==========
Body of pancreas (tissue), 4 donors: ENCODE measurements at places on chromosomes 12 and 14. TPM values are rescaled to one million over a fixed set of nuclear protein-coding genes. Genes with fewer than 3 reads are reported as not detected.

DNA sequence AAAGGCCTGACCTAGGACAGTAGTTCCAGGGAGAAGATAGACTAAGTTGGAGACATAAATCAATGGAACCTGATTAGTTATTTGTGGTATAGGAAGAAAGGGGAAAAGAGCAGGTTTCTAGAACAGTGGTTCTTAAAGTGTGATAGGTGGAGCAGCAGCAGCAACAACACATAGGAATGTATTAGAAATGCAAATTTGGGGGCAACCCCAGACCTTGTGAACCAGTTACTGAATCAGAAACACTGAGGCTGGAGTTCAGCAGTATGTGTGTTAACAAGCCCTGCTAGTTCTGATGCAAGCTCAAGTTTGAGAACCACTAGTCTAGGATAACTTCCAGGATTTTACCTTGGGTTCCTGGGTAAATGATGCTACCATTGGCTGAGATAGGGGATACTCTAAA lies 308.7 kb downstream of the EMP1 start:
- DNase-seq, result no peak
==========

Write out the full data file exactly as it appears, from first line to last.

Body of pancreas (tissue), 4 donors: ENCODE measurements at places on chromosomes 12 and 14. TPM values are rescaled to one million over a fixed set of nuclear protein-coding genes. Genes with fewer than 3 reads are reported as not detected.

DNA sequence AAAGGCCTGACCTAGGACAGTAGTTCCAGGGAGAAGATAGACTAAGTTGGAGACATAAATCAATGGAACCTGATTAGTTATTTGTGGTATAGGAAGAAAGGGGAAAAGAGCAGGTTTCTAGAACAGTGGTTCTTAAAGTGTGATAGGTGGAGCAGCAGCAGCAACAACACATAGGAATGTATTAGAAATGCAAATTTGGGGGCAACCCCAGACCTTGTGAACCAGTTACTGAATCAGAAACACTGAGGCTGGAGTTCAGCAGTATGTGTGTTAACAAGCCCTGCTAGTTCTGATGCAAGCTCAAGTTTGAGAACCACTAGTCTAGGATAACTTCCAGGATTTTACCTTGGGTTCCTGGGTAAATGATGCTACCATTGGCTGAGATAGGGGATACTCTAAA lies 308.7 kb downstream of the EMP1 start:
- DNase-seq, result no peak